e) Succession planning.  The most effective chairperson will also give some thought to what will happen when the current chief executive leaves.  Ideally, this is something that the chairperson and chief executive will work on together.

 

Managing board meetings

 a) Preparation.  A certain amount of preparation is necessary to ensure that the board meeting is as effective as possible.  The chairperson and chief executive should discuss and agree the agenda, trying to make sure that the items on the agenda and any accompanying papers are not too operational in nature.  The agenda itself should tell board members as much as possible about what to expect at the meeting. It is also useful to draw up a calendar of annual items such as agreeing the budget or preparing for the AGM so that they can be scheduled appropriately.

 b) Managing the process and behaviour.  Chairing the meeting itself is perhaps the most obvious part of the chairperson’s role.  It can also be a challenge.  The chairperson must work through the agenda in a timely fashion, but also allow for the necessary discussion and ensure that everyone has an opportunity to speak.   Some board members can exhibit unhelpful behaviour, such as dominating the discussion or carrying on ‘side conversations’ with their neighbours.  Meetings can also get heated and even quite conflictual.  It is the chairperson’s role to deal with these difficulties and detailed suggestions for doing so can be found in Running Effective Meetings.  Where difficult behaviour persists, it may be helpful to spend some time in drawing up ground rules, or a code of conduct.  This makes it much easier for the chairperson to challenge difficult behaviour in an objective manner.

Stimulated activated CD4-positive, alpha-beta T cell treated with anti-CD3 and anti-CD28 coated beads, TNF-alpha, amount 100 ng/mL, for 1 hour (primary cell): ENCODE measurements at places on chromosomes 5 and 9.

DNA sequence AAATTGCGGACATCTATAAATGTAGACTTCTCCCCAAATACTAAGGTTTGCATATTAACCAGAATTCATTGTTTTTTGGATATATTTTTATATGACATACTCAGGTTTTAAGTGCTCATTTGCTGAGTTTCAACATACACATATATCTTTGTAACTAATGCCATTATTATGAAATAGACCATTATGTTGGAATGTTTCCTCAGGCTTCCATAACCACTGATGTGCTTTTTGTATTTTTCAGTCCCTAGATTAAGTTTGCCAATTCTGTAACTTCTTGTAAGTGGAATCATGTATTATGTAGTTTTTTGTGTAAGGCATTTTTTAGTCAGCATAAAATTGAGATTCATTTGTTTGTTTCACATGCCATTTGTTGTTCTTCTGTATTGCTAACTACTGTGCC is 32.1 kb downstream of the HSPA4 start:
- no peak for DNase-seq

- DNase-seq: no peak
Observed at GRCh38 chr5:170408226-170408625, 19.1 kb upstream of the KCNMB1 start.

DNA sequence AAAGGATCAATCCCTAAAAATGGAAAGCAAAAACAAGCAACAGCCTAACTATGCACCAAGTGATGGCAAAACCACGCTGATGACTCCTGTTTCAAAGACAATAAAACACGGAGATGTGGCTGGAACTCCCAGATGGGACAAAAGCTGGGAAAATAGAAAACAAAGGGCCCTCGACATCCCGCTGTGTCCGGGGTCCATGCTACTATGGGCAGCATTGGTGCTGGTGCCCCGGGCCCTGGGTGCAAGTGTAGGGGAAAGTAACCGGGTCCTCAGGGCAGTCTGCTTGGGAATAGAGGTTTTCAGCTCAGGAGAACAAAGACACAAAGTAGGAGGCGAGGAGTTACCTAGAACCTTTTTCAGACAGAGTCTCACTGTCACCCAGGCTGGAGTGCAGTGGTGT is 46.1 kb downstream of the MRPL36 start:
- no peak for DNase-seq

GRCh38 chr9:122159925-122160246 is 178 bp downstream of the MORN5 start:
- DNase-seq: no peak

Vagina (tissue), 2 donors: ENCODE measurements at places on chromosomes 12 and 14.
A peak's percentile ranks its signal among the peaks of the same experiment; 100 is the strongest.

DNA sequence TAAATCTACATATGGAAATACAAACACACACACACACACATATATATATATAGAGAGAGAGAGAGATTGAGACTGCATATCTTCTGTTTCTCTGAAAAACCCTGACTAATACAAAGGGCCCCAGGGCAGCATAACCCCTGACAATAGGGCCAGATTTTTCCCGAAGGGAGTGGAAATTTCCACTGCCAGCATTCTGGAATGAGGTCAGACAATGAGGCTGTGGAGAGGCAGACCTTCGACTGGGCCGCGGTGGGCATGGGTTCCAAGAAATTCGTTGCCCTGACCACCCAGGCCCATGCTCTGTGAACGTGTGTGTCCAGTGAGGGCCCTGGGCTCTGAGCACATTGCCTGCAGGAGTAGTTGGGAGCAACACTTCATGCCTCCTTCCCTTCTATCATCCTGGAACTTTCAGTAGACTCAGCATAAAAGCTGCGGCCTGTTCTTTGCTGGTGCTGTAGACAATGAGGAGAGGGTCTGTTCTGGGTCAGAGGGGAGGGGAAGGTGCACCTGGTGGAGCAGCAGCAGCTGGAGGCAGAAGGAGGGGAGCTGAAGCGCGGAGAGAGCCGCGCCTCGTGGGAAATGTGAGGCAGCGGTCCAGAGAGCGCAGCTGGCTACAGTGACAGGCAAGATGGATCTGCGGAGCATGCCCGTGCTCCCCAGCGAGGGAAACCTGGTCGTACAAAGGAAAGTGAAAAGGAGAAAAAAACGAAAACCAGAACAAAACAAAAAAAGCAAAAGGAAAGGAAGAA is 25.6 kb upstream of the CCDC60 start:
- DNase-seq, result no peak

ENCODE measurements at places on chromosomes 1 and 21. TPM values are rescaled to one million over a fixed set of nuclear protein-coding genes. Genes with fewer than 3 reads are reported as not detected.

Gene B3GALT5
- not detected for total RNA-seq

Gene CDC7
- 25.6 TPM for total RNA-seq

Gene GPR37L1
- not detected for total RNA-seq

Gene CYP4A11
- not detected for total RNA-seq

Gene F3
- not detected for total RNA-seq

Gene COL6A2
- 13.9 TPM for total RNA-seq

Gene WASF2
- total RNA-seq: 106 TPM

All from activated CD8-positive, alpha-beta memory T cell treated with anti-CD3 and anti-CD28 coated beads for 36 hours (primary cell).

c) Decision-making.  There should always be a certain number of decisions to be taken at board meetings (or the necessity for the meeting should be questioned).  It is helpful if the agenda indicates where a decision needs to be taken and, where appropriate, supporting papers should outlines options.  The chairperson’s role here is crucial, in testing for agreement and making the decision explicit to everyone.  It may be necessary for the chairperson to put the decision to a vote, in accordance with your procedures and/or your Constitution.